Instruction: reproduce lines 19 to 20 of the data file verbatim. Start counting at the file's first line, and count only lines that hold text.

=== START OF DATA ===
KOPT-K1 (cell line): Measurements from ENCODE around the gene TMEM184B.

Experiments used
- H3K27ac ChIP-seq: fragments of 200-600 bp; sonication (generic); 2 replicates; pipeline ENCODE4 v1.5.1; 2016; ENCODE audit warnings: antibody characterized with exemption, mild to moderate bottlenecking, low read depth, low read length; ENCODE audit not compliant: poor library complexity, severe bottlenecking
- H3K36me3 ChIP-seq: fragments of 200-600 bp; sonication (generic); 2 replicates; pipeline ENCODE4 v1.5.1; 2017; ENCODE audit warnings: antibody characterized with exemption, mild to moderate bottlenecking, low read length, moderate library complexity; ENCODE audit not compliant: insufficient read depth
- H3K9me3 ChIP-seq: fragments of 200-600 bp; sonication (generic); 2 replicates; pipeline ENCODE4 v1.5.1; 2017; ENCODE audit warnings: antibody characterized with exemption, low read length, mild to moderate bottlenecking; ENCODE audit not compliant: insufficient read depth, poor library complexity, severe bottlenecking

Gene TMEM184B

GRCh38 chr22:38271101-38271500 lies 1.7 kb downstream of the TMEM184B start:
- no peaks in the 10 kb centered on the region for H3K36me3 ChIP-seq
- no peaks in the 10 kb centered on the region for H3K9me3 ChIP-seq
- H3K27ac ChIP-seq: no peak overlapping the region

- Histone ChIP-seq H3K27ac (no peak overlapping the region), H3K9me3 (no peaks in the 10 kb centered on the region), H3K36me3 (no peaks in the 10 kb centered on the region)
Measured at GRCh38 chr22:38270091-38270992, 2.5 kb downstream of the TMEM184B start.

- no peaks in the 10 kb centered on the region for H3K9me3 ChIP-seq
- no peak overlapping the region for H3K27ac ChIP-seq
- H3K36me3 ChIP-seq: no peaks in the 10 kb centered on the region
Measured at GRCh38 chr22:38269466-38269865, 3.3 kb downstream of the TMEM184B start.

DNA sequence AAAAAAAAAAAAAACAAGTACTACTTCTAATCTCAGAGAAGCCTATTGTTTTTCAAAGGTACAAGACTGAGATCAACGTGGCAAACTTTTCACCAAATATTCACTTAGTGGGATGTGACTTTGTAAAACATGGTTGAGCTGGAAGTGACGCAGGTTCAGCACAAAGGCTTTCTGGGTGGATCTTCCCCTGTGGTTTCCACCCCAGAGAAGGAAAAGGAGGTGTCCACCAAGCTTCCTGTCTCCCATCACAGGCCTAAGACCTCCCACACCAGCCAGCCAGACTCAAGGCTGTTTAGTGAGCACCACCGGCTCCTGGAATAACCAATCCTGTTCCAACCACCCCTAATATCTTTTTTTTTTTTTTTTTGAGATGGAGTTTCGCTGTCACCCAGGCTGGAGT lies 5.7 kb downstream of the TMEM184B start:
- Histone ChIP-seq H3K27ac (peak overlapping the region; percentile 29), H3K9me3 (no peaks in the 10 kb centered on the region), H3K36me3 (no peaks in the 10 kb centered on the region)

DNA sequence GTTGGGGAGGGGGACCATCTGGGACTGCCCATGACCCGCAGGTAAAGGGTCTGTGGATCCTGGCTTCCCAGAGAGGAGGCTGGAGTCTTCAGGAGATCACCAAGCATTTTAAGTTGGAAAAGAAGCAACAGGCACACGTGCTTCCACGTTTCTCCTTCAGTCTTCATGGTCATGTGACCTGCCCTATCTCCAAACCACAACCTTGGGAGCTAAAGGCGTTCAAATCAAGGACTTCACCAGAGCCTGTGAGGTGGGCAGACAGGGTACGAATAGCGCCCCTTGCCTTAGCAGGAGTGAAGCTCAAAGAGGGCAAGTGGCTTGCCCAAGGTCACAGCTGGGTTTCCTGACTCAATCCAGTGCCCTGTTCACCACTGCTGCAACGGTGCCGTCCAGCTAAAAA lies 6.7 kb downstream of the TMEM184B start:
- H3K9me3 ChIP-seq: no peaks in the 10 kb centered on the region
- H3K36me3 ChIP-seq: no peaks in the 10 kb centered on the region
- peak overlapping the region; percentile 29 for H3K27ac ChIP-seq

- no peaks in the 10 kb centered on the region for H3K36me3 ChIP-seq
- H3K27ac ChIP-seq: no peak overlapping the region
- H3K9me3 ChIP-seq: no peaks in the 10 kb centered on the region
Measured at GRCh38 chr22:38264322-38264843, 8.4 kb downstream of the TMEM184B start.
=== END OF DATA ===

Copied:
DNA sequence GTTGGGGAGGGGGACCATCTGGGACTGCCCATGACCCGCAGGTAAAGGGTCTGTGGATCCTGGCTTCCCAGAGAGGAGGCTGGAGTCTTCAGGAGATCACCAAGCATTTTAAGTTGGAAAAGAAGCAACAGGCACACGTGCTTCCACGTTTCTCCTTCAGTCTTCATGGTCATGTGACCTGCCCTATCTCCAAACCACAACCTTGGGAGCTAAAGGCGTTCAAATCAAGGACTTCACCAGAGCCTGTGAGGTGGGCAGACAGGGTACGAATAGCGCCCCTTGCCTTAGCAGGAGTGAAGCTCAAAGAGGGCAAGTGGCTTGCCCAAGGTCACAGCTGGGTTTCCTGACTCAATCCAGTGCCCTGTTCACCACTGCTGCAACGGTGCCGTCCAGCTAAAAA lies 6.7 kb downstream of the TMEM184B start:
- H3K9me3 ChIP-seq: no peaks in the 10 kb centered on the region